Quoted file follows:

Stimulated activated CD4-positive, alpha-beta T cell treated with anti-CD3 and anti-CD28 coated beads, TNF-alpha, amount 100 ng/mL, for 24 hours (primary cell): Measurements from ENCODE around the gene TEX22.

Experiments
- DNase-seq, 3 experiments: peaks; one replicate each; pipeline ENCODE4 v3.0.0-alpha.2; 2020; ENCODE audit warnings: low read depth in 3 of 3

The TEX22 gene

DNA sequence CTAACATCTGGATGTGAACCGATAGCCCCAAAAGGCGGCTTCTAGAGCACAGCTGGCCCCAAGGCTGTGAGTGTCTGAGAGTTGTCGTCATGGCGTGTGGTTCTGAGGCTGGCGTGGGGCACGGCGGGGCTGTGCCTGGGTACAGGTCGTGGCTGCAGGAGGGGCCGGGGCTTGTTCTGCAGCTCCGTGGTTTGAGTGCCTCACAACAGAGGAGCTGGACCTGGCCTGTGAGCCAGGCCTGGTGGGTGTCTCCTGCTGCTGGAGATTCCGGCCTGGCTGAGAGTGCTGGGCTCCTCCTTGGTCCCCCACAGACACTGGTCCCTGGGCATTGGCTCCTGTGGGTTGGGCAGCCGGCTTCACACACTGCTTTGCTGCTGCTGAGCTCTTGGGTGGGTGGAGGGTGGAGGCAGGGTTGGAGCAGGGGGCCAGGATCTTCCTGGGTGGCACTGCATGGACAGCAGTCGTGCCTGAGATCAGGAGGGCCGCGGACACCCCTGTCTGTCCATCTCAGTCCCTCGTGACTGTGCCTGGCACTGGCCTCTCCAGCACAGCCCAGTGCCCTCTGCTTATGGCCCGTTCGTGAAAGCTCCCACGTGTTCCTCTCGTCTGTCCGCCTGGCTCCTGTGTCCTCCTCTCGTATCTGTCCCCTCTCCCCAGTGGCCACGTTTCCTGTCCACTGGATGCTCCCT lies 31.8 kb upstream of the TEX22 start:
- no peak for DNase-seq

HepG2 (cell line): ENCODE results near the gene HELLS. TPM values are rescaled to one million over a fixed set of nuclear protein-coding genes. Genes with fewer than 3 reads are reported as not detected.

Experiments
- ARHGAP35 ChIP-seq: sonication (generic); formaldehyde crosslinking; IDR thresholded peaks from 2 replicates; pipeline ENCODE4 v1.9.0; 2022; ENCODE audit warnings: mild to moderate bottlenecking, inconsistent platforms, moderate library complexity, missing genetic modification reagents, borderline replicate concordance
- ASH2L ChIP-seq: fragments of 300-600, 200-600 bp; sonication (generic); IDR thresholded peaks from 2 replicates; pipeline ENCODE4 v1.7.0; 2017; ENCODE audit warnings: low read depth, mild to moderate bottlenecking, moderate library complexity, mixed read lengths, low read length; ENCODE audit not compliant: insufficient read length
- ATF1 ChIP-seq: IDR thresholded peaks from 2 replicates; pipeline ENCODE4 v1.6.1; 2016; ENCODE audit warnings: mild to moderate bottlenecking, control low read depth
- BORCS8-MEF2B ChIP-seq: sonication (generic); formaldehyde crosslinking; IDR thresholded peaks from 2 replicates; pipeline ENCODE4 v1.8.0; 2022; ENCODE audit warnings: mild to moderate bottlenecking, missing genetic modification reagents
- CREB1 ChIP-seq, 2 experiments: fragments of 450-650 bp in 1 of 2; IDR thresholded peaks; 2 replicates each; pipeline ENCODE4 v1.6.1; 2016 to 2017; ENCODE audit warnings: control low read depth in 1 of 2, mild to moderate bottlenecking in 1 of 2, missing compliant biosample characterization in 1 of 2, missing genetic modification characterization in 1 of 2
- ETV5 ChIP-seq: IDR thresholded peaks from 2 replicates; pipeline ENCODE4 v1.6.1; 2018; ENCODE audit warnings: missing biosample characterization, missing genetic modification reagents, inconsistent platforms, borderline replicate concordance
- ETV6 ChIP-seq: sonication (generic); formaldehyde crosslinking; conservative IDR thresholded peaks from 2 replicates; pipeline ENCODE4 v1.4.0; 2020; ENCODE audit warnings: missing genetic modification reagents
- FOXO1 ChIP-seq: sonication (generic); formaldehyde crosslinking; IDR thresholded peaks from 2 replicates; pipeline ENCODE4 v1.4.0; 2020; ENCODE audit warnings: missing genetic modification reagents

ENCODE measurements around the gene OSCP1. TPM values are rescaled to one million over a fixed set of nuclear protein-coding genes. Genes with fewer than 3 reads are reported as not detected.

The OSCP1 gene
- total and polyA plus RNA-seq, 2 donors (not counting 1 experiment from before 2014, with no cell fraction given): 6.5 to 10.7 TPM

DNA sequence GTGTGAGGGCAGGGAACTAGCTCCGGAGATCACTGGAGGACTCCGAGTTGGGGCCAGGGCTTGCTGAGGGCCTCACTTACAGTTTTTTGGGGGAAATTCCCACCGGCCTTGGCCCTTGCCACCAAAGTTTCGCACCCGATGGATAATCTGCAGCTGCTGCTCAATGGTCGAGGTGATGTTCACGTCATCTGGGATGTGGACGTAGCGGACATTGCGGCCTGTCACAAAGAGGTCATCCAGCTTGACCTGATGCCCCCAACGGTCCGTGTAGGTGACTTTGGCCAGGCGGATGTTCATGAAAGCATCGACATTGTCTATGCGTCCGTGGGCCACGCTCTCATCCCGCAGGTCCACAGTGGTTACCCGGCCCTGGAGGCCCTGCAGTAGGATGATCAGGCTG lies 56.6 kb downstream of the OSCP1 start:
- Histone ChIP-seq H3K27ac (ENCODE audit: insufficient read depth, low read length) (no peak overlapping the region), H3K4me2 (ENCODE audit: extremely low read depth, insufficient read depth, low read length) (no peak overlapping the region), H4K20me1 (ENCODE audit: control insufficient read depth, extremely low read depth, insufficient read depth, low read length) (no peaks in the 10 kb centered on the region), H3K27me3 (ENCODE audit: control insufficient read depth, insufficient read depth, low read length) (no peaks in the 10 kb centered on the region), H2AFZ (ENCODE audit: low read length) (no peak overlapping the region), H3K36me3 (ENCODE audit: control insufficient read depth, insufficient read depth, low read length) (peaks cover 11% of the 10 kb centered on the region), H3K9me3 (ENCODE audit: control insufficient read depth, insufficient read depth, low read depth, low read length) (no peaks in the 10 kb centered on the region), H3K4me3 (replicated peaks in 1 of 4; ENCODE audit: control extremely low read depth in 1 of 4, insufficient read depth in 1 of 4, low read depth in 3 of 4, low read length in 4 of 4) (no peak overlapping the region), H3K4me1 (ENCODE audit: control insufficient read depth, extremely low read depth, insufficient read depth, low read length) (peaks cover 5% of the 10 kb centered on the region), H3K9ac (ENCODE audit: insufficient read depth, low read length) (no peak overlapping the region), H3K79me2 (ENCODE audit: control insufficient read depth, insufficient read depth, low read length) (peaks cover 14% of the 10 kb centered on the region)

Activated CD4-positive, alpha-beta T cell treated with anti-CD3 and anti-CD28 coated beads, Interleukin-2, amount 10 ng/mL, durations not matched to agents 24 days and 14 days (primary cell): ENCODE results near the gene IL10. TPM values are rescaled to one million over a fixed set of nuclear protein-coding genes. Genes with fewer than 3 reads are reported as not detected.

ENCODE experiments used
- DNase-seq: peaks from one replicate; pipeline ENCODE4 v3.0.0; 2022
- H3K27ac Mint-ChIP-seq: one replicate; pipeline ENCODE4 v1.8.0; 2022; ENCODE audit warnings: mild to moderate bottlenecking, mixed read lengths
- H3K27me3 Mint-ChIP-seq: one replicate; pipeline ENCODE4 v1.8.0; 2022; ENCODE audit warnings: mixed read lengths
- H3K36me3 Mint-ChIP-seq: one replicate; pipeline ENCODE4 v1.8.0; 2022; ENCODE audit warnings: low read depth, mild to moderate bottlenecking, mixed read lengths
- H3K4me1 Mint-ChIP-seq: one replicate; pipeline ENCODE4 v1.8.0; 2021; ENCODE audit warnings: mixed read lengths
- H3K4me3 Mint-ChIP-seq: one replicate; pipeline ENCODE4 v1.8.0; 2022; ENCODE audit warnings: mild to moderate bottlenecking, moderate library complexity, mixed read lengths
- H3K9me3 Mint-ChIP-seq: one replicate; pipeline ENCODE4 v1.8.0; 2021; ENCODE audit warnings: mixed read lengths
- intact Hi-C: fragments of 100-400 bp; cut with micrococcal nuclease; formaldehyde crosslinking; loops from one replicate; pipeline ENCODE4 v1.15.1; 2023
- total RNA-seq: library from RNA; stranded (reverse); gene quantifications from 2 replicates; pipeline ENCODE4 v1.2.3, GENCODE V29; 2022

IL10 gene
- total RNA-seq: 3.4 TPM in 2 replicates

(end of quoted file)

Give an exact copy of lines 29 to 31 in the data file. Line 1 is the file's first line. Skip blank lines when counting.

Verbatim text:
- H3K4me3 Mint-ChIP-seq: one replicate; pipeline ENCODE4 v1.8.0; 2022; ENCODE audit warnings: mild to moderate bottlenecking, moderate library complexity, mixed read lengths
- H3K9me3 Mint-ChIP-seq: one replicate; pipeline ENCODE4 v1.8.0; 2021; ENCODE audit warnings: mixed read lengths
- intact Hi-C: fragments of 100-400 bp; cut with micrococcal nuclease; formaldehyde crosslinking; loops from one replicate; pipeline ENCODE4 v1.15.1; 2023